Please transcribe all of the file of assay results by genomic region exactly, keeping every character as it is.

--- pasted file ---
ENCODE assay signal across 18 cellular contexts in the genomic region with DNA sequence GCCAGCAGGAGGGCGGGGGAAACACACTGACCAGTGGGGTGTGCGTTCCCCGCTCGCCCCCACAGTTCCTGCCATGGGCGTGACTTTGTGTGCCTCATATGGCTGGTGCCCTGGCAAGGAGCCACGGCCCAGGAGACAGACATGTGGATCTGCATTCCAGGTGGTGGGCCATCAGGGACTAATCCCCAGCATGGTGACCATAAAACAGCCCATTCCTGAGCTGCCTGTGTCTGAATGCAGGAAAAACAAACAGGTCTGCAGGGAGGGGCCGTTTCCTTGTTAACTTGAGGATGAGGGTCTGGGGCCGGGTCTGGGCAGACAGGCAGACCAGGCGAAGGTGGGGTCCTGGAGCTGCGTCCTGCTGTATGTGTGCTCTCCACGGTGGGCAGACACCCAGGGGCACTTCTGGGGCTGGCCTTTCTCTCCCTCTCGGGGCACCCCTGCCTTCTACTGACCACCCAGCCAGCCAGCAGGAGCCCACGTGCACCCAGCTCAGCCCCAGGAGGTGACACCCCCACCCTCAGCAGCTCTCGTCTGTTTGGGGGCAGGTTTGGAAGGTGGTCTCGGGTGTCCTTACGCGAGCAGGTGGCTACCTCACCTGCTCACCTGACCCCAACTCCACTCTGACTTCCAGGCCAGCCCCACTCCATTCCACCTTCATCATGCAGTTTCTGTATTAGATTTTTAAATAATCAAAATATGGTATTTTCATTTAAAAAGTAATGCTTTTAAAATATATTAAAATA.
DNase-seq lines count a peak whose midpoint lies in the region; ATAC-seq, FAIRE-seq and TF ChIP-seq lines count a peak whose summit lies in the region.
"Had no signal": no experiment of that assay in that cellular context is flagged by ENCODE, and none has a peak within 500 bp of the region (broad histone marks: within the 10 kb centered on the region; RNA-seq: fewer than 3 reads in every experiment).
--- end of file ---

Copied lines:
ENCODE assay signal across 18 cellular contexts in the genomic region with DNA sequence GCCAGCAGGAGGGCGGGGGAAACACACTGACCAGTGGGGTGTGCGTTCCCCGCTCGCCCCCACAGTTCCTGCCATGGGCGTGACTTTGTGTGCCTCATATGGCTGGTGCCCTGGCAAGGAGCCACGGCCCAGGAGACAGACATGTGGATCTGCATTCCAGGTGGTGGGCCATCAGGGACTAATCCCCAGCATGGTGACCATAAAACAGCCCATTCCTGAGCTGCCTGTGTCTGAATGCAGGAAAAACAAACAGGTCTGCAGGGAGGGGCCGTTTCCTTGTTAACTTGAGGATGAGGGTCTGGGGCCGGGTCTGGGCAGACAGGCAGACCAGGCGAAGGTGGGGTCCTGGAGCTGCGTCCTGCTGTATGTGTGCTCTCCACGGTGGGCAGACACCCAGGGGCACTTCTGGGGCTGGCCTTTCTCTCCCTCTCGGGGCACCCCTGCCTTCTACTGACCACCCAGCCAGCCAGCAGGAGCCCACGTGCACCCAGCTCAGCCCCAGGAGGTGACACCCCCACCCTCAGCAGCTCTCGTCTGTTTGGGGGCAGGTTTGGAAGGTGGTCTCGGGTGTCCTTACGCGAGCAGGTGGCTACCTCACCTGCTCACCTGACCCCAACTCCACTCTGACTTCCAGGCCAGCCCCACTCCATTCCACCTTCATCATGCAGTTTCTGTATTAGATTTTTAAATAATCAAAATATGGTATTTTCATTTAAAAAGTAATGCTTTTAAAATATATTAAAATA.
DNase-seq lines count a peak whose midpoint lies in the region; ATAC-seq, FAIRE-seq and TF ChIP-seq lines count a peak whose summit lies in the region.
"Had no signal": no experiment of that assay in that cellular context is flagged by ENCODE, and none has a peak within 500 bp of the region (broad histone marks: within the 10 kb centered on the region; RNA-seq: fewer than 3 reads in every experiment).